Ah, apple cider that tastes like a Hallmark movie, flannels that make me a walking LL.Bean advertisement, and crisp air that gives me goosebumps….everything that puts me in the mood to bake.
When I put on my vest this morning–yes I know I’m a walking cliché–I asked myself, “Why is baking a tradition saved for the fall and winter?” This then led me to, “Why did we bake so much bread in 2020? Will that happen again?”
Both of these questions have easy answers:
- When it’s warm outside, no one wants to be with a hot oven
- We were quarantined and needed something to do
As I sipped my pumpkin spice latte, I decided there had to be a deeper reason behind our “seasonal” and pandemic baking.
After reading a myriad of articles and studies, I discovered that baking is a great stress reliever for a variety of reasons. Baking can induce feelings of concentration and control, creativity and confidence, and community and caring! To find out why, check out below.
Concentration and Control
Concentration and control are catalysts for stress relief. Often anxiety can be born from being overwhelmed and a loss of control. Baking naturally creates concentration and control from its exact science.
When baking, one must follow directions, measure ingredients, stir for a certain amount of time, and more. The baking process can be meditative because the baker is focusing solely on the task at hand–making a delicious dish.
Paying attention to what is happening in the now is an act called mindfulness. To learn more about this, check out my article about crafting and mental health where I spoke with Dr. Kathryn M. Westcott, Ph.D., Charles A. Dana, Professor of Psychology at Juniata College. Dr. Westcott discusses Mihaly Csikszentmihalyi’s term “flow” in a crafting concept but I believe it can easily be applied to baking.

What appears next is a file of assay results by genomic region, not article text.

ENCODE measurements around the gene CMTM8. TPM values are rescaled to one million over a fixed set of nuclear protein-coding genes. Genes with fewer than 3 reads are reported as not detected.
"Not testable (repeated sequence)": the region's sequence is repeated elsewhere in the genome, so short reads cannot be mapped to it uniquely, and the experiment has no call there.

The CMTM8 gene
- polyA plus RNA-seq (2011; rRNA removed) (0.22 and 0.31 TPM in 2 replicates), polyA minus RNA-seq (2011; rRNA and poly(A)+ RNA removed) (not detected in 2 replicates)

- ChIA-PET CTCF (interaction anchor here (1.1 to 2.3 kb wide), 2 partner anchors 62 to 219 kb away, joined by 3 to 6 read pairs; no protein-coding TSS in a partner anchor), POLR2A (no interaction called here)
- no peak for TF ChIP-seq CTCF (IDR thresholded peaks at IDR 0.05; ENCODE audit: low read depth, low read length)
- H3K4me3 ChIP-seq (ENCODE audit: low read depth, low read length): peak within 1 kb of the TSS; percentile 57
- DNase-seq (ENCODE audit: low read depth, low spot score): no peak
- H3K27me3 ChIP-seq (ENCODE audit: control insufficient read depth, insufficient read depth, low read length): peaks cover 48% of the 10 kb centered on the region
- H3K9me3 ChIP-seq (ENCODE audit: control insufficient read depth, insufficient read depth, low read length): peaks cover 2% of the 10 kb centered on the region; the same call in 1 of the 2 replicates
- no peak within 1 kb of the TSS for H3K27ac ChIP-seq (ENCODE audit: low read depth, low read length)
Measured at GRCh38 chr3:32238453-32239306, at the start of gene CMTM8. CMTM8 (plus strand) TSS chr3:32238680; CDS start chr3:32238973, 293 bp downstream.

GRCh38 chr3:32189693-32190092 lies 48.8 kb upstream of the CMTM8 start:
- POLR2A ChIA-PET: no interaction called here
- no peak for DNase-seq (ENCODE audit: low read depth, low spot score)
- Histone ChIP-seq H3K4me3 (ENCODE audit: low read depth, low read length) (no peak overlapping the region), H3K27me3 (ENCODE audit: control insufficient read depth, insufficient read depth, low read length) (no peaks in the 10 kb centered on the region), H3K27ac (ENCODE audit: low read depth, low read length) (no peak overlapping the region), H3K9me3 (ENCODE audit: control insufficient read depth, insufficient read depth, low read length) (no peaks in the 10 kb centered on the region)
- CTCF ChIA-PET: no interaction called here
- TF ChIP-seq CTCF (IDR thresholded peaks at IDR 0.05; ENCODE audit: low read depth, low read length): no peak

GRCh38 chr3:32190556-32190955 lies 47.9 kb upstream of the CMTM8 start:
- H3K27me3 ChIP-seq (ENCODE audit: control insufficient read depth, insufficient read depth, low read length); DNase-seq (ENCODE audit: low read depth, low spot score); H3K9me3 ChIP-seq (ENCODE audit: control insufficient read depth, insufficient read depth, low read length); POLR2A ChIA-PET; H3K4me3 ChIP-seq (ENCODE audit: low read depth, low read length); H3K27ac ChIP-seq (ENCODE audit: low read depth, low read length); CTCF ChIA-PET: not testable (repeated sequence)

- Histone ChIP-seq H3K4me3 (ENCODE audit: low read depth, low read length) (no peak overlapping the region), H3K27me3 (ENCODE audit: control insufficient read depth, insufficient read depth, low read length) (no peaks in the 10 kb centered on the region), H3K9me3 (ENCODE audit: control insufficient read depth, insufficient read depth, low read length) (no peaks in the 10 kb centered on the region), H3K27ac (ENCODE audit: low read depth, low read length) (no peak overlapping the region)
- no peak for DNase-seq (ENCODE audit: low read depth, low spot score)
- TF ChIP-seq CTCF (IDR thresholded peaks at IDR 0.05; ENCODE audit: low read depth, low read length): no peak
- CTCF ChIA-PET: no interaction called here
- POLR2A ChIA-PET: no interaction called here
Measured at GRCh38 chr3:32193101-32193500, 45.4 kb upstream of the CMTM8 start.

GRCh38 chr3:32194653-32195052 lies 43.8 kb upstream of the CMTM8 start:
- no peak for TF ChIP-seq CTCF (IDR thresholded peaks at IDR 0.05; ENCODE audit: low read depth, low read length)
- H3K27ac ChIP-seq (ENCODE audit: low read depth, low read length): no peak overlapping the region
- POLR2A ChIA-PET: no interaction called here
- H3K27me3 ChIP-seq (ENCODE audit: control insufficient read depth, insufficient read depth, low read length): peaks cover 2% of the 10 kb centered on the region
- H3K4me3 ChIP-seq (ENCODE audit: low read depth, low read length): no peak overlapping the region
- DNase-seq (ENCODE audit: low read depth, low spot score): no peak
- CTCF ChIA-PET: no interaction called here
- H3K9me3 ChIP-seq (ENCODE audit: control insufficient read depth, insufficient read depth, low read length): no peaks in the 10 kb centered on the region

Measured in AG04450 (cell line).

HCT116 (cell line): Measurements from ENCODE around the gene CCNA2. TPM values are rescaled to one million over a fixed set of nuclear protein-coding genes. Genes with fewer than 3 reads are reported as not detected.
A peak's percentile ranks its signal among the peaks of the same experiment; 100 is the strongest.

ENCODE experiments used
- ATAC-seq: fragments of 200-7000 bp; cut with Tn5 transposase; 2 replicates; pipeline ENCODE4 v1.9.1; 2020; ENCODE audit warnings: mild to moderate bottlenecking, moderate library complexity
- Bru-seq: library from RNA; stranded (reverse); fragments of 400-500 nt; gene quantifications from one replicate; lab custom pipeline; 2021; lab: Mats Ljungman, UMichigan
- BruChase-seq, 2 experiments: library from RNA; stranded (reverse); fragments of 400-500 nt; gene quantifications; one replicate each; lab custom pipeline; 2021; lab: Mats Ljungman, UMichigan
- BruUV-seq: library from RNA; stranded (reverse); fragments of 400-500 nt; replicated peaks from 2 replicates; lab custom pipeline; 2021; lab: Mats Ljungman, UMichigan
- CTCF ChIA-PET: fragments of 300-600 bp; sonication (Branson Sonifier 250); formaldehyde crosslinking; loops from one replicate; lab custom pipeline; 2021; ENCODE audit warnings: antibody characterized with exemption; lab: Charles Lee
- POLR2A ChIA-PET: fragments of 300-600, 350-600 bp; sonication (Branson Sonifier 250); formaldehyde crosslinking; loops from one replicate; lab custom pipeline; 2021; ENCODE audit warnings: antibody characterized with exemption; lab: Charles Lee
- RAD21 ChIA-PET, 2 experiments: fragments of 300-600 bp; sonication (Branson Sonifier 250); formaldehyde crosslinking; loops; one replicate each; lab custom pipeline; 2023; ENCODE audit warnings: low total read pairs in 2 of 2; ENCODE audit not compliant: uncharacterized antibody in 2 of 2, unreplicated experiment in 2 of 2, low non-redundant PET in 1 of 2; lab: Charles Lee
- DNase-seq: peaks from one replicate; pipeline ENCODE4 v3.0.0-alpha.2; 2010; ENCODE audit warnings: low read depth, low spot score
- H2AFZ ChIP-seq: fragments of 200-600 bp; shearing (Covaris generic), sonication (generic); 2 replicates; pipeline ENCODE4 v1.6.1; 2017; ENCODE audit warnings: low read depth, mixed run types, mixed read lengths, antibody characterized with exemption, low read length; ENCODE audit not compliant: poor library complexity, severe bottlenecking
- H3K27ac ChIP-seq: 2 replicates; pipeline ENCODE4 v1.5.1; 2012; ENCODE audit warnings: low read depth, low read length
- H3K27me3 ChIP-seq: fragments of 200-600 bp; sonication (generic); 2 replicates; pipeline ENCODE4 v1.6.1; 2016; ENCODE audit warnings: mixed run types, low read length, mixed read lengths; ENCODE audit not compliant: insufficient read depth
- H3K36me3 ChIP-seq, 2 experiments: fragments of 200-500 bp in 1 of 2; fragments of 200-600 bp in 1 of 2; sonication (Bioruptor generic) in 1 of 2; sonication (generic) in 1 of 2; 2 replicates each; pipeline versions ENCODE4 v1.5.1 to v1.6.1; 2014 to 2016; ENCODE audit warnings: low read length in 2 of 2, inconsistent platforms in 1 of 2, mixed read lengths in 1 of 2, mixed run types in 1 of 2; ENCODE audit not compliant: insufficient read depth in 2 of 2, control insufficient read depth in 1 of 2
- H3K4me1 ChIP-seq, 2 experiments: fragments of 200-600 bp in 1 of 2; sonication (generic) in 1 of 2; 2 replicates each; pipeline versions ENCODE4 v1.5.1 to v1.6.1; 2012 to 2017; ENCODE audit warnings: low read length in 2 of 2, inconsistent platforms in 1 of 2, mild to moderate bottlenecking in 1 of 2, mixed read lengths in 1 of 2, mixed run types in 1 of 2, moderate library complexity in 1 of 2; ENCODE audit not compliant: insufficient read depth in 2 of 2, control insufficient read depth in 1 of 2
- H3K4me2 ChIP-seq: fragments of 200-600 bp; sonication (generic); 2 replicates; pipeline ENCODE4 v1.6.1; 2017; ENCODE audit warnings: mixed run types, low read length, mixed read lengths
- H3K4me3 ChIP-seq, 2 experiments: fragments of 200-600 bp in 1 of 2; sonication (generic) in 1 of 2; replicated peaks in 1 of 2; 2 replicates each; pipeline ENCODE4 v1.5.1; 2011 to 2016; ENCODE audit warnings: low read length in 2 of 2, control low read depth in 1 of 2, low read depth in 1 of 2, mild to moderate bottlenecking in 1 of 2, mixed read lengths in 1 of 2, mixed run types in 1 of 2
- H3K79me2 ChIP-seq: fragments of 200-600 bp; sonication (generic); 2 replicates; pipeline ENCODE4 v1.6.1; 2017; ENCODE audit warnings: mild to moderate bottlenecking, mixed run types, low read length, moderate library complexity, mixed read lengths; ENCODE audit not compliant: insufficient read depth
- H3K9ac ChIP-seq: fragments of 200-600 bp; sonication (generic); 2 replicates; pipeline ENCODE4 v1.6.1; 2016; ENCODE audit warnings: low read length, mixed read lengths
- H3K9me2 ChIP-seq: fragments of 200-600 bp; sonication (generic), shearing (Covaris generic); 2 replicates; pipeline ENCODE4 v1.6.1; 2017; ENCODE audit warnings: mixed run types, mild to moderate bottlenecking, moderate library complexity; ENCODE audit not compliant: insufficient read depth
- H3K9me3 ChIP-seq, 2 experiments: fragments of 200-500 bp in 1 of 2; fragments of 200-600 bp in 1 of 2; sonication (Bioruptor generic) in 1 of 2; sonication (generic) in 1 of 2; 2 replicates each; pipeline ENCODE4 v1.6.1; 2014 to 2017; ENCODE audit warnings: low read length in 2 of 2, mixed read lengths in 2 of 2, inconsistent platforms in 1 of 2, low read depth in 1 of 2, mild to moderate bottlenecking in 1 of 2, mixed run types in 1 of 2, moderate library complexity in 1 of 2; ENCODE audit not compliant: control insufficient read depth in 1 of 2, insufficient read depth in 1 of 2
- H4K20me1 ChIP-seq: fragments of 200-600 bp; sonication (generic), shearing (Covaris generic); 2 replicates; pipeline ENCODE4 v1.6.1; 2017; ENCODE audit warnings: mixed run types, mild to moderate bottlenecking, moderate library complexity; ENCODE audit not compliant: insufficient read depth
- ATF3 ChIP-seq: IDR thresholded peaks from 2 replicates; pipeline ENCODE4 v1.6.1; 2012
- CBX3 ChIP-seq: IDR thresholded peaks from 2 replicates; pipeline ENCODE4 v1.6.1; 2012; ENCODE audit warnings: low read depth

Creativity and Confidence
Baking is not just a profession or hobby, it is also a craft. It is a space where people can explore their unique creativity. The best part about baking is creativity can come in several forms. Sometimes creativity is cupcakes decorated with swirly buttercream, a special design delicately carved onto the top of a loaf of sourdough, or the bold flavors of a biscotti.
When a person exposes and expresses their creativity, feelings of accomplishment and relief can be reflected in confidence from their success. I know when I finally get that buttercream rose exactly how I want it to look, I experience a rush of self-confidence and energy.
This striking combination of creativity and confidence is quite the force for improving mental health.
Community and Caring
Community and caring is a big part of baking. Whether it’s reaching out to fellow bakers for unheard-of tips, sharing recipes, or passing out your latest creation, baking forms lovely communities.
Uplifting one another and having support is a large part of the human experience. During the first year of the COVID-19 pandemic, all around the world people were on lockdown to keep others safe.
We were shut out from our communities, families gathered over Zoom for holiday dinners and bundled up during the colder months to spend more time outdoors to at least see loved ones.
Because we could not have our normal in-person communities like gym classes, church celebrations, book clubs, and more, we turned to virtual settings and individual interests that can become communal.
People began baking bread. Yeast was hard to find and flour was a rare commodity for weeks during the United States’ lockdown. Some kneaded dough for the first time, finding comfort in something new, whilst others turned to traditions for comfort and pulled out old family recipes.
Bakers, new and old, began sharing their creations on social media. Some people even began their own business.
Just like that, when humans needed community the most, bread came to the rescue.
During my light research, I found that baking is a real method of therapy! There is a company that literally caters to “culinary art therapy”. According to the company–Culinary Art Therapy–“cooking is used as a form of communication and expression”.
Check out the company HERE to learn more about the company, the benefits of culinary art therapy, and maybe even book a session.
With fall here, I’m ready to explore more baking recipes and stretch my creativity. Also, the COVID-19 pandemic is still raging so I may make some tasty pandemic bread too. Did you participate in the great pandemic bake off? If so, what was your favorite to make?
I hope everyone is having a lovely fall and has the chance to enjoy some therapeutic baking!